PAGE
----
A clinically aggressive, poorly recognized, unique, non-HPV-associated endocervical adenocarcinoma: Report of 3 cases [Meeting Abstract]
Case Presentation: We describe three cases of non-HPV-associated gastric-type mucinous endocervical adenocarcinoma in patients (ages 24, 28, and 58 years) at NYU-Winthrop. All patients presented with high-stage tumors; two patients were treated with pelvic exenteration and long-term chemotherapy, and one is receiving neoadjuvant chemotherapy. Although these are aggressive tumors, all patients are currently clinically stable. Literature Review: In the WHO 2014 classification, gastric- type mucinous endocervical adenocarcinoma (GAC) of the cervix was classified as a subtype of cervical mucinous carcinoma. Clinically, patients range from 32 to 84 years and may be asymptomatic or may present with vaginal bleeding. The cervix may be enlarged and indurated or may be normal. Often, routine Pap smears are normal, with negative HPV studies. On histologic examination, this tumor has distinctive features-abundant glandular epithelium comprising mucin-rich columnar cells, with bland basal nuclei, no significant mitotic activity, and voluminous clear cytoplasm with foamy cells. No in situ component is identified. The tumor cells are negative for p16 and HPV but contain gastric-type mucin (HIK 1083). Clinical Significance and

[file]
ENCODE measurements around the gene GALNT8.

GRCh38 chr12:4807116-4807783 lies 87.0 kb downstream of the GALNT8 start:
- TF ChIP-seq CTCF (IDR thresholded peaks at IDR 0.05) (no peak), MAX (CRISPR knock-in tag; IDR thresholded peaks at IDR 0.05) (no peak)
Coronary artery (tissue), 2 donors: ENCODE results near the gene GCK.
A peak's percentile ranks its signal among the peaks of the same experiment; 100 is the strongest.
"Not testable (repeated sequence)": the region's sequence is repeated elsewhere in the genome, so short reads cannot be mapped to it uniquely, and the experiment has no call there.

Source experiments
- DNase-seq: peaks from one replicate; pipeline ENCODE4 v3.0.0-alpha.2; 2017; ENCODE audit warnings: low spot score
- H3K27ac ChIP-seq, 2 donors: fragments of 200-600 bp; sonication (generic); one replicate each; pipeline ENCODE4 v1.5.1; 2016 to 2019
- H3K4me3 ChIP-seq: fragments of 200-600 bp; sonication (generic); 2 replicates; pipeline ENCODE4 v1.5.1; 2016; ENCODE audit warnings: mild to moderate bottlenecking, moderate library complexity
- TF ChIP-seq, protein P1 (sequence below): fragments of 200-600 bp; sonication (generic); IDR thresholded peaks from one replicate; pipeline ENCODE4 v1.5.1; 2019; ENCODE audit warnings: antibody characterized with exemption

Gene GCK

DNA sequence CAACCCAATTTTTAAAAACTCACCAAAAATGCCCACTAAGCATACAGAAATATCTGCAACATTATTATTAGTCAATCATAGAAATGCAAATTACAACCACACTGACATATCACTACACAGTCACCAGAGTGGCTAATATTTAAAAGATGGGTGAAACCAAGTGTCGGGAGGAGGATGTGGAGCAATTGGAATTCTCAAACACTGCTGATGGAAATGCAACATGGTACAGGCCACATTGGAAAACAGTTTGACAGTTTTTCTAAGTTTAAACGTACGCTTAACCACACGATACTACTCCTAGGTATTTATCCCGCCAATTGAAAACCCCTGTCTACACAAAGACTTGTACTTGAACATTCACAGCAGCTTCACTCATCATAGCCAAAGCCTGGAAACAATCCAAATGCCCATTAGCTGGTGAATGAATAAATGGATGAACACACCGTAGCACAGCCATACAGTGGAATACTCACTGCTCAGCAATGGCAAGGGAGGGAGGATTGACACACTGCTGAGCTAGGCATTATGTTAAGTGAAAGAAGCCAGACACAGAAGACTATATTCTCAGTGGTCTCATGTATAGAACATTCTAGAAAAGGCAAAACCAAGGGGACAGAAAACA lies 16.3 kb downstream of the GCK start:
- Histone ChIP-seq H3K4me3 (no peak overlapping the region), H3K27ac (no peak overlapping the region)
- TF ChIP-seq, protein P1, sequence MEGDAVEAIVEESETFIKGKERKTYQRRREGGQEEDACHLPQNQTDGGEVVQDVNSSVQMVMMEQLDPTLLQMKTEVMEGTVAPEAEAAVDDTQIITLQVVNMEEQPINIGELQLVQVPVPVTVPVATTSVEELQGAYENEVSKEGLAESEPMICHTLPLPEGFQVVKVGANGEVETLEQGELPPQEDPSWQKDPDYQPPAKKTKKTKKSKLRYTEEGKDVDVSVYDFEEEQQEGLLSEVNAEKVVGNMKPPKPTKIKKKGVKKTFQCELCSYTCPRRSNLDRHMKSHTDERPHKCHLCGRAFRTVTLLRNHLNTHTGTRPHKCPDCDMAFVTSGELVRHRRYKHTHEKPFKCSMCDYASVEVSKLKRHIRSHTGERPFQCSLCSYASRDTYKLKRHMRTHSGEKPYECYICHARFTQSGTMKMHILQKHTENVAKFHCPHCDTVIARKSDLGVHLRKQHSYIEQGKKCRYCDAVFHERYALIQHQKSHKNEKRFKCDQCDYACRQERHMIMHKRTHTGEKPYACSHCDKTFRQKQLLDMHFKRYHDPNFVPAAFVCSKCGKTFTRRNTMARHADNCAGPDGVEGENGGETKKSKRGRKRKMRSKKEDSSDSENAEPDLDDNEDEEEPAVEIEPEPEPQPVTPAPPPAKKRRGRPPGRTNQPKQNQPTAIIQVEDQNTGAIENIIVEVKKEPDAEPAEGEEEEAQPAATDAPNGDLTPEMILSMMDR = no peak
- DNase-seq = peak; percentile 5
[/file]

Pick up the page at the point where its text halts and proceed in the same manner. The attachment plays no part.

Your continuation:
Conclusion(s): GAC is an aggressive tumor, often seen in young patients, characterized by advanced stage at presentation and an aggressive clinical course with unusual patterns of spread, with a propensity for peritoneal, omental, and adnexal dissemination. The 5-year disease-free survival for GAC is around 42% and about 91% for usual type endocervical adenocarcinoma. Routine Pap smears and HPV screening are not useful. With large-scale HPV vaccination programs under way, the prevalence of non-HPV-positive tumors such as GAC will increase in proportion. Therefore, awareness of the lesion, a high index of suspicion in the correct clinical context, and pathologic recognition of this morphologically subtle lesion are mandatory
An unusual presentation of Merkel cell carcinoma: a case report
Merkel cell carcinoma (MCC) is a rare, aggressive carcinoma that usually arises in sun-exposed regions. MCC is a primary neuroendocrine tumor that arises in the skin. This report describes an unusual case of MCC on the buttocks that was treated with excision, radiation and chemotherapy. Physicians should consider MCC as a differential diagnosis when encountering a rapidly growing, painless lesion. Early diagnosis and treatment may improve patient survival rates.